WA WormBoss Worm Control Programs
WA WormBoss Drench Decision Guides
The recent rains in many districts have been welcome, but there won’t be much change in the parasite situation since the last month. Green pasture always means a worm risk, and it’s still too cold for blowflies in the major sheep areas.
Lambing will have finished on almost all properties, but the lambs are now at the most worm-susceptible time of their lives. The aim is to ensure enough worm exposure to develop a functional worm immunity, while avoiding significant worm effects. The first objective isn’t usually a problem, but worm burdens in spring often are!
These will be coming up to weaning, and a drench by 12–16 weeks of age is almost always justified. There are often no signs of worms at that time, and if you checked worm egg counts, they would often be lower than a trigger for drenching. However, worms will be developing on the pasture and inside the lambs, and it’s usually only a matter of time before they reach significant levels. Leaving a drench any later risks production loss, which is often invisible until widespread scouring begins.
Even where lambs are not to be weaned until later—often the case for prime lambs—a drench at about 14 weeks is generally a worthwhile preventative measure.
The main situation where a routine drench at this time may not be warranted is where steps have been taken to ensure the lambs are not dropped onto a potentially wormy paddock. This could be where ewes are drenched prior to lambing and moved to a low-worm pasture, or where they received a long-acting drench. However, both situations depend on the effectiveness of drenches, and a check of worm egg counts is a good idea, rather than assuming all is well. (These tactics can also increase the level of drench resistance, and need to be part of a planned resistance-management program.)
While a drench on the cradle is not recommended as a routine, it always pays to keep an eye on the worm situation in growing lambs. Worm problems before about 12 weeks of age are generally a result of significant worm burdens in the ewes, and should prompt a review of pre-lamb worm management.
Last year’s lambs (green tags)
If little or no scouring is present, the main issue is whether moderate worm burdens are reducing the potential growth performance. Taking worm egg counts every 4–5 weeks will check for this.
If there is some scouring in yearling (hogget) mobs, chances are that it is due to worms, especially if they have not been drenched since summer. If so, giving a drench without a worm count is reasonable, but if scouring continues, worm egg counts are definitely needed. This will indicate whether worm burdens have increased, or whether scouring is due to a “hypersensitivity” to worm larvae. In this situation, worm burdens are low despite the problem and a drench won’t fix it, and it will be worth talking to an adviser.
August has been relatively cold, but once temperatures rise, we can expect blowflies to emerge from their winter refuges (mostly as the pupal stage in the ground). The main decision is whether (and when) to pre-emptively treat entire mobs with a long-acting preventative product, or to wait until some strikes occur, and then whether to treat either entire mobs or individual struck sheep. It is time to consider the best strategy ahead of the risk period, and the interactive computer tools in FlyBoss are ideal for this—entering location and management details indicates likely situations, and the effects of different treatments and their timing.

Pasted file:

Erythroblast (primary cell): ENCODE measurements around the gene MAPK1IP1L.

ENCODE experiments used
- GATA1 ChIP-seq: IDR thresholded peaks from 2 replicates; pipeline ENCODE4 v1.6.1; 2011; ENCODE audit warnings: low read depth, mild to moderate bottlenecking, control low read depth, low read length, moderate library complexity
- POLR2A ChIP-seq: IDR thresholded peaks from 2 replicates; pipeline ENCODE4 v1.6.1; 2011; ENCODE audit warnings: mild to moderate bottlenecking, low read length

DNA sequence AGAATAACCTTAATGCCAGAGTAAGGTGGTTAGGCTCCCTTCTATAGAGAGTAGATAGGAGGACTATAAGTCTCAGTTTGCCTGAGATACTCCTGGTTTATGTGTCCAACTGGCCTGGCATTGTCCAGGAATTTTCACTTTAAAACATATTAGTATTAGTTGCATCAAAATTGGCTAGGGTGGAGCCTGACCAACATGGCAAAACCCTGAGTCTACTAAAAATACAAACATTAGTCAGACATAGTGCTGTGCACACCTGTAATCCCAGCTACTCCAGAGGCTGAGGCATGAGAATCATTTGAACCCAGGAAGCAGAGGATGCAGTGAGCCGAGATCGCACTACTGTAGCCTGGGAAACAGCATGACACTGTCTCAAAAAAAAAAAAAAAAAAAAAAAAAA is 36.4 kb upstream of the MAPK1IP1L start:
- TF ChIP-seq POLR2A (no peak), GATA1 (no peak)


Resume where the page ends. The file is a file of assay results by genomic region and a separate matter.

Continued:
The district has finally had decent rain, which will be a relief for a lot of producers. However, with the rain has come the cold, which will slow down pasture growth and also the worms. Counts in the last month have been low.
As we head towards September, more properties will be weaning lambs. This is an important time of year to monitor and drench as required. In almost 100% of cases a weaning drench will be required. Ideally, weaners are drenched with an effective drench onto a clean pasture to give them the best start possible. Ewes should be monitored to determine if they need drenching.
As mentioned in previous reports, weaning is the ideal time to conduct a Drench Resistance Test. Contacting your local veterinarian for advice on this is recommended.
As we head into spring and the days warm up, it is important to keep an eye out for signs of haemonchosis (barber’s pole worm). Unlike other worms that cause scouring, barber’s pole worm results in lethargy and pale gums. In some cases, sheep also develop bottle jaw (swelling under the jaw). These signs are related to the fact that the worms suck blood from the stomach mucosa and cause the sheep to become anaemic. Anaemia results in the sheep becoming weak and lethargic, and the mucus membranes (inside the eyelids, or the gums, or vulva) lose the rich pinkness from abundant red blood cells and become pale, so when moved, affected sheep will lag behind the mob and even collapse.
The barber’s pole worm is very prolific, and once infected, worm levels can rise dramatically in a short space of time, so monitoring of sheep on properties in susceptible areas is important.
Barber’s pole likes the same environmental conditions that result in pasture growth—wet and warm. Therefore, in the Esperance district, coastal areas are more prone to this being a problem. If you suspect that you have a barber’s pole problem, a high worm egg count, especially in the absence of scouring, will help support this diagnosis. A specific test for barber’s pole, a Lectin test run on the faeces, will confirm this. Diagnosis can be made quickly on post-mortem as worms can be seen with the naked eye in the stomach.